I know, right?
I've been so busy for the past few months building a writing career that I haven't had as much time for personal writing as I would have liked. But a lot of the writing I've been doing has centered on homes and design, so I'd like to share some of it here.
Recently, I did a story on low-VOC and zero-VOC paint. It's a topic I'm interested in personally, so I thought other people might want to know a little more about it too. I've used various types of "green" paints over the past few years, all with better success than I expected. A couple of the biggest surprises:
1. The low-VOC paint I used in my guest bath (Sherwin-Williams Duration Home, recommended for use in bathrooms and kitchens) gave me better coverage than a similar-value (meaning similar spot on the color chip) conventional paint I used in my living room. I probably could have gotten by with one coat.
2. The zero-VOC paint I used two weeks ago to paint my son's bedroom (Olympic Premium) came from Lowe's and cost a mere $23.99 a gallon. Yes, you read that right. Even zero-VOC paint, the best of the best environmentally speaking, doesn't have to cost a fortune.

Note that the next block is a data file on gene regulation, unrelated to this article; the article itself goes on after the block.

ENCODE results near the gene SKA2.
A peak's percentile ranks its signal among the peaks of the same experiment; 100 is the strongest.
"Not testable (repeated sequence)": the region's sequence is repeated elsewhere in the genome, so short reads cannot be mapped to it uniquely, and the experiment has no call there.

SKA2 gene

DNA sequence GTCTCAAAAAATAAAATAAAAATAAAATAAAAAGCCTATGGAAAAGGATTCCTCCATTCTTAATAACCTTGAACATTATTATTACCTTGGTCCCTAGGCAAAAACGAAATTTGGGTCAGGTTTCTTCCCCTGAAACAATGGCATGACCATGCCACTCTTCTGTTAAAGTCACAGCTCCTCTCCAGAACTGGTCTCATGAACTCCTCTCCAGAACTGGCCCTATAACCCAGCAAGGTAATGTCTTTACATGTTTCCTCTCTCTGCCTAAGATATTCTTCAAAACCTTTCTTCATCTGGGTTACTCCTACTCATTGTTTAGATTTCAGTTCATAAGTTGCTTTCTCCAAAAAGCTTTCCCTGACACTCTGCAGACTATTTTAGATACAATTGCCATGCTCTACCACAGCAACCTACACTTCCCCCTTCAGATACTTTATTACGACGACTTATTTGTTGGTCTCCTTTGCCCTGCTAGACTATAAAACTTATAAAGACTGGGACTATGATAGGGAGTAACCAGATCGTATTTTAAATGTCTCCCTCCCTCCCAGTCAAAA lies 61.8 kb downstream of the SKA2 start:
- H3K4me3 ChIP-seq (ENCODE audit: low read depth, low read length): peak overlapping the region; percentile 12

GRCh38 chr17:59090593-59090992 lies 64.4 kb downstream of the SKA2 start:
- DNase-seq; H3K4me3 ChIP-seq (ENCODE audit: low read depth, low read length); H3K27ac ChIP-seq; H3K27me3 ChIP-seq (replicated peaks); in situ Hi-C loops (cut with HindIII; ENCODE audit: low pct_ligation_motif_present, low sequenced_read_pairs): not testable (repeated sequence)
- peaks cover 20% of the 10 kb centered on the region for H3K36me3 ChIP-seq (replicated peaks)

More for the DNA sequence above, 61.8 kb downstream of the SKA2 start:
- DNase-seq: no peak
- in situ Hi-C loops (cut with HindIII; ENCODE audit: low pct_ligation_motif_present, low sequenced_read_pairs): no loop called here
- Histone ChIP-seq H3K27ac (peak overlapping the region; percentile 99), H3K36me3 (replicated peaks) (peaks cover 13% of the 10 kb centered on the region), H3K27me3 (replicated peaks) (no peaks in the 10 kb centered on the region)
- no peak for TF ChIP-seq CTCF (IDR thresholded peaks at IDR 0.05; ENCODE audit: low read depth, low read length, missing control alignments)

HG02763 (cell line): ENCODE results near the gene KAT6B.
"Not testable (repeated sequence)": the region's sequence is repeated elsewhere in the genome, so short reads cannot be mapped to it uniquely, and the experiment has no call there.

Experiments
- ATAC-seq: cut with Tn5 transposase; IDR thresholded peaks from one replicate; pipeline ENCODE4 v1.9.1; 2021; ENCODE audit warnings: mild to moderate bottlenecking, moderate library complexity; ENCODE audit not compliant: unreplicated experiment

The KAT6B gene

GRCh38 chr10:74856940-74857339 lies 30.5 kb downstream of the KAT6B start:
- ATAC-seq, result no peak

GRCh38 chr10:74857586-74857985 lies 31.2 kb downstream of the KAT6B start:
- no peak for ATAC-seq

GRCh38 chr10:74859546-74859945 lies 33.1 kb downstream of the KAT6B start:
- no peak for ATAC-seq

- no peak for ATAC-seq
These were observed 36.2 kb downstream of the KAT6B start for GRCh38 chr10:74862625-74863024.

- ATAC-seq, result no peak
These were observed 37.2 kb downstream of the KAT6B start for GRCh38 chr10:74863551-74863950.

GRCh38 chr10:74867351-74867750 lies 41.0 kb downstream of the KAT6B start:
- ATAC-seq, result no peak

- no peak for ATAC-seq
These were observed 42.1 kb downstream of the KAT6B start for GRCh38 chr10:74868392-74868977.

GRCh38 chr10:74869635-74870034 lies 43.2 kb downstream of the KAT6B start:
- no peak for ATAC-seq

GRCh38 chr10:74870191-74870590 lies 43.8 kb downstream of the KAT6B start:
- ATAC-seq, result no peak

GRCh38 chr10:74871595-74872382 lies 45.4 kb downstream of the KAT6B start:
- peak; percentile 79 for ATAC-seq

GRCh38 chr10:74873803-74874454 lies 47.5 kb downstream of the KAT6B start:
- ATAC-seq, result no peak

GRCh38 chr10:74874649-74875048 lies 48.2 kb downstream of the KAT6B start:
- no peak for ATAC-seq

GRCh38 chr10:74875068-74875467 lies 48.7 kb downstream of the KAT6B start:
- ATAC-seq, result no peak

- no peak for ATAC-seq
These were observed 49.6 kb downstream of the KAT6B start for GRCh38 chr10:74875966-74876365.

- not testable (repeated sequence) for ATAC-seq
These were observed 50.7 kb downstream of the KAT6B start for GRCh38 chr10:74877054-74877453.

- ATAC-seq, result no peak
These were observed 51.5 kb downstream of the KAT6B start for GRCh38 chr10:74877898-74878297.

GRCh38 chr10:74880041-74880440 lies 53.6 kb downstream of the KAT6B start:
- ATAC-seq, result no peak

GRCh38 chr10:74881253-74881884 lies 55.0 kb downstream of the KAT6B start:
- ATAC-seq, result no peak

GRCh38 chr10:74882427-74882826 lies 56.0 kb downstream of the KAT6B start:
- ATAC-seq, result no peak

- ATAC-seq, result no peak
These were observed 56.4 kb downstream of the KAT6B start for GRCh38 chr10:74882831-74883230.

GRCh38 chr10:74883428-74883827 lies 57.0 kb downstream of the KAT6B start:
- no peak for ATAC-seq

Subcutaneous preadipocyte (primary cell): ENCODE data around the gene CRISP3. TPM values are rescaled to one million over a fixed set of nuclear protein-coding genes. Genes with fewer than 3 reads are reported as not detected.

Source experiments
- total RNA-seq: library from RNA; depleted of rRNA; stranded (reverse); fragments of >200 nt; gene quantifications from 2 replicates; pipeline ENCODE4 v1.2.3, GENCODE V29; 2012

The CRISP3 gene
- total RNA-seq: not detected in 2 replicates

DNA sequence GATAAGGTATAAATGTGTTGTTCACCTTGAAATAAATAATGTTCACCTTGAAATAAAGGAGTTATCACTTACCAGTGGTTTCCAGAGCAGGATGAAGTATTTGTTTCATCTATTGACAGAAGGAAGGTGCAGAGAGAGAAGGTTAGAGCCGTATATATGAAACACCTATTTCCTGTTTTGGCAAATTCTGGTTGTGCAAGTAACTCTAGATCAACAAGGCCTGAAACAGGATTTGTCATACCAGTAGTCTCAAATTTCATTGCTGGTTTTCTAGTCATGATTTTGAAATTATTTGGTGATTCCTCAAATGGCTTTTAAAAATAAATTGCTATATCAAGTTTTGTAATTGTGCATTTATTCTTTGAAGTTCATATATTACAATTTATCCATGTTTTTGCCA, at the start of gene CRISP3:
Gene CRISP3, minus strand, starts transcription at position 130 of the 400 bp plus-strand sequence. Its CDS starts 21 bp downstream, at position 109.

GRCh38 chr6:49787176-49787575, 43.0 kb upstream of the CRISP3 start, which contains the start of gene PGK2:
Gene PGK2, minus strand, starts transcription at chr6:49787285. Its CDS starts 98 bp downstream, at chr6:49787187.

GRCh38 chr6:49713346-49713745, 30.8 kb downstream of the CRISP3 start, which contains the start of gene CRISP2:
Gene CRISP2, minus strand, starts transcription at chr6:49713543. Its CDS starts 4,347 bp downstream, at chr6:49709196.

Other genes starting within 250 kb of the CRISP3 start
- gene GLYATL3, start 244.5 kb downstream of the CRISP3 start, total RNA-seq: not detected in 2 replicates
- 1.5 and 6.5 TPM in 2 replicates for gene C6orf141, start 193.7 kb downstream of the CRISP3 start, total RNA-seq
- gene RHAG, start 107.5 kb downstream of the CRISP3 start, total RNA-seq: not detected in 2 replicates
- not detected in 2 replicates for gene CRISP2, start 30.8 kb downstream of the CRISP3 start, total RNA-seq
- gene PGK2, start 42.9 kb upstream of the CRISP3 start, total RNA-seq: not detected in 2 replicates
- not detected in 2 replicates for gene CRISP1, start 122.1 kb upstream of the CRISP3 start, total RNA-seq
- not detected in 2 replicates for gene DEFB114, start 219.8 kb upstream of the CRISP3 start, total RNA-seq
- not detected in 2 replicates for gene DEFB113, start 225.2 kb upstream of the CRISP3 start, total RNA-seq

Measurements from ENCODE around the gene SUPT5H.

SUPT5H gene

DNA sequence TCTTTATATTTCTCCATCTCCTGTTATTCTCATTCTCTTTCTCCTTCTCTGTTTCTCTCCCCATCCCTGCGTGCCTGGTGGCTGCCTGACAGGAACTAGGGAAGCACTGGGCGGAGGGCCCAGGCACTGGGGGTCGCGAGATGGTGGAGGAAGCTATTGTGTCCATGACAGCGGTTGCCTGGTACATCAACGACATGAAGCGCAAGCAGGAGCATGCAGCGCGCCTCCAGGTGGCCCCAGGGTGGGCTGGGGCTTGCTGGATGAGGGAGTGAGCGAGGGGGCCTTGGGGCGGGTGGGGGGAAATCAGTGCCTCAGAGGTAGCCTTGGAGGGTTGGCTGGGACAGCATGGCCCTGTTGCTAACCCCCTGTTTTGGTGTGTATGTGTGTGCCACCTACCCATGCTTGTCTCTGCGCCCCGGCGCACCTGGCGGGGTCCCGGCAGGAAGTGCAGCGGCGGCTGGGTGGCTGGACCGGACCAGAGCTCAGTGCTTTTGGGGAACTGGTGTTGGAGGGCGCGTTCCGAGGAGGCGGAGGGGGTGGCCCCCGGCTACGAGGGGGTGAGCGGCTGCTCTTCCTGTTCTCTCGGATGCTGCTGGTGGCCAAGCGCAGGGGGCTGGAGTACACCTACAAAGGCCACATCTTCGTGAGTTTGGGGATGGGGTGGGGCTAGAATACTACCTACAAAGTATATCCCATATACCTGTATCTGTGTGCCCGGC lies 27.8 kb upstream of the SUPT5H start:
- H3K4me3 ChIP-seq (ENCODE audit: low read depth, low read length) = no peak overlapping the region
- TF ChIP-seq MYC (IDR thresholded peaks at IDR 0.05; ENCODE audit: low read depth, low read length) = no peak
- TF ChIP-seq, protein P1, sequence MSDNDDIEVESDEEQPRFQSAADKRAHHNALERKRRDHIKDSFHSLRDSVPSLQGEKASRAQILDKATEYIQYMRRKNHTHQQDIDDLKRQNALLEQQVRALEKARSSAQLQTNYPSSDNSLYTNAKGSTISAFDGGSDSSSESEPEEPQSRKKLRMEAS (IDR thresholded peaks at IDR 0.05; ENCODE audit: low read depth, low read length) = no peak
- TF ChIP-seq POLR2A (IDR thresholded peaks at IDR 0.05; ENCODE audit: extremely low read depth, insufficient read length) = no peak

Something else to note is that both low- and zero-VOC paints, in my experience, have a much, much milder smell than conventional paints. And one thing I learned in researching the article is that smell does directly correlate to the VOC level in a paint. The stronger the noxious smell, the more damage the paint does when you inhale it. And it can do damage....
Before you wave off that statement with an, "Eh, what's one time gonna hurt?" think about this. Does anybody in your house have allergies? Asthma? Are there babies or kids or pregnant women in your household? Because conventional paints can aggravate allergic or asthmatic conditions, and studies have shown that VOCs are especially harmful to fetuses and small children. Now think about this. Low- or zero-VOC paints are now as readily available, as diverse performance- and color-wise and, in some cases, as inexpensive as conventional paints. Even if you're doing it "just one time," there is absolutely no reason not to go with the better, safer option.
That leads me to one more point: You can do anything with low- or zero-VOC paint now that you can do with a conventional paint. There are green paints on the market for pretty much any household use. There are indoor paints, outdoor paints, one-coat coverage paints, paints with built-in primer, paints that can adhere to and cover oil-based (alkyd) paints. You name it, there's a green paint that can do it. That wasn't the case in the past, but it's the case now. I learned that from multiple paint experts, and I believe what they told me, because I've tested the products for myself.
So the next time you're painting, pretty please consider going the low- or zero-VOC route. It's better for all of us. Especially you.